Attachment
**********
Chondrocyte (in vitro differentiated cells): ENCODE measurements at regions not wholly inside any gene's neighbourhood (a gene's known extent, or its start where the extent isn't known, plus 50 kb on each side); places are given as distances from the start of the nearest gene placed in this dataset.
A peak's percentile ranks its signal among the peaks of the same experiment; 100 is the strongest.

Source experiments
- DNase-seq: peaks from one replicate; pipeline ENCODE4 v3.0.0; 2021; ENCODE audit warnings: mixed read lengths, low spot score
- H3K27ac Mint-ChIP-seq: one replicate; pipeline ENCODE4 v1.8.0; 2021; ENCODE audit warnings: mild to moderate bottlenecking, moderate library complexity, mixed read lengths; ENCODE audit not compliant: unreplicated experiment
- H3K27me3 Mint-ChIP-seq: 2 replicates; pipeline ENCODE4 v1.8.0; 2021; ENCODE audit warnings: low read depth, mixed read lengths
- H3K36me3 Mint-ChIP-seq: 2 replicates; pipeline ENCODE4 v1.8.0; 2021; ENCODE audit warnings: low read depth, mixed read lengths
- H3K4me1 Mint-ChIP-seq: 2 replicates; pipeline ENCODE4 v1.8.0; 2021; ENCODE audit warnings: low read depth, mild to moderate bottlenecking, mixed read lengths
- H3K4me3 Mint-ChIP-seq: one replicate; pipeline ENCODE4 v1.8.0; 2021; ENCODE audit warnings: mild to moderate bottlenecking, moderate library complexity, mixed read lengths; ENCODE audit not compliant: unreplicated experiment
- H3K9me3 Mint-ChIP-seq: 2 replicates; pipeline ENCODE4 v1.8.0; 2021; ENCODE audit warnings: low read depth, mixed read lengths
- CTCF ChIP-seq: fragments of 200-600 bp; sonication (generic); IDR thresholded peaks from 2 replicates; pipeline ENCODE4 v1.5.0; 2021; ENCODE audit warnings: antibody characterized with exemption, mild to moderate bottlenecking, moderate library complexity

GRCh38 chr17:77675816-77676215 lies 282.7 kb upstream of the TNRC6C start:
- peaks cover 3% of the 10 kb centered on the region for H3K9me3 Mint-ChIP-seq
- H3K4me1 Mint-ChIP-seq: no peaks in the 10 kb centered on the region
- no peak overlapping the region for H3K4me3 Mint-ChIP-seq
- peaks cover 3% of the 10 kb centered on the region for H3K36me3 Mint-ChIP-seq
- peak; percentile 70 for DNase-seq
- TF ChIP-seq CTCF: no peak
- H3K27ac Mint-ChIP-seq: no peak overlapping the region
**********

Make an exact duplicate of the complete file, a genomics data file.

Chondrocyte (in vitro differentiated cells): ENCODE measurements at regions not wholly inside any gene's neighbourhood (a gene's known extent, or its start where the extent isn't known, plus 50 kb on each side); places are given as distances from the start of the nearest gene placed in this dataset.
A peak's percentile ranks its signal among the peaks of the same experiment; 100 is the strongest.

Source experiments
- DNase-seq: peaks from one replicate; pipeline ENCODE4 v3.0.0; 2021; ENCODE audit warnings: mixed read lengths, low spot score
- H3K27ac Mint-ChIP-seq: one replicate; pipeline ENCODE4 v1.8.0; 2021; ENCODE audit warnings: mild to moderate bottlenecking, moderate library complexity, mixed read lengths; ENCODE audit not compliant: unreplicated experiment
- H3K27me3 Mint-ChIP-seq: 2 replicates; pipeline ENCODE4 v1.8.0; 2021; ENCODE audit warnings: low read depth, mixed read lengths
- H3K36me3 Mint-ChIP-seq: 2 replicates; pipeline ENCODE4 v1.8.0; 2021; ENCODE audit warnings: low read depth, mixed read lengths
- H3K4me1 Mint-ChIP-seq: 2 replicates; pipeline ENCODE4 v1.8.0; 2021; ENCODE audit warnings: low read depth, mild to moderate bottlenecking, mixed read lengths
- H3K4me3 Mint-ChIP-seq: one replicate; pipeline ENCODE4 v1.8.0; 2021; ENCODE audit warnings: mild to moderate bottlenecking, moderate library complexity, mixed read lengths; ENCODE audit not compliant: unreplicated experiment
- H3K9me3 Mint-ChIP-seq: 2 replicates; pipeline ENCODE4 v1.8.0; 2021; ENCODE audit warnings: low read depth, mixed read lengths
- CTCF ChIP-seq: fragments of 200-600 bp; sonication (generic); IDR thresholded peaks from 2 replicates; pipeline ENCODE4 v1.5.0; 2021; ENCODE audit warnings: antibody characterized with exemption, mild to moderate bottlenecking, moderate library complexity

GRCh38 chr17:77675816-77676215 lies 282.7 kb upstream of the TNRC6C start:
- peaks cover 3% of the 10 kb centered on the region for H3K9me3 Mint-ChIP-seq
- H3K4me1 Mint-ChIP-seq: no peaks in the 10 kb centered on the region
- no peak overlapping the region for H3K4me3 Mint-ChIP-seq
- peaks cover 3% of the 10 kb centered on the region for H3K36me3 Mint-ChIP-seq
- peak; percentile 70 for DNase-seq
- TF ChIP-seq CTCF: no peak
- H3K27ac Mint-ChIP-seq: no peak overlapping the region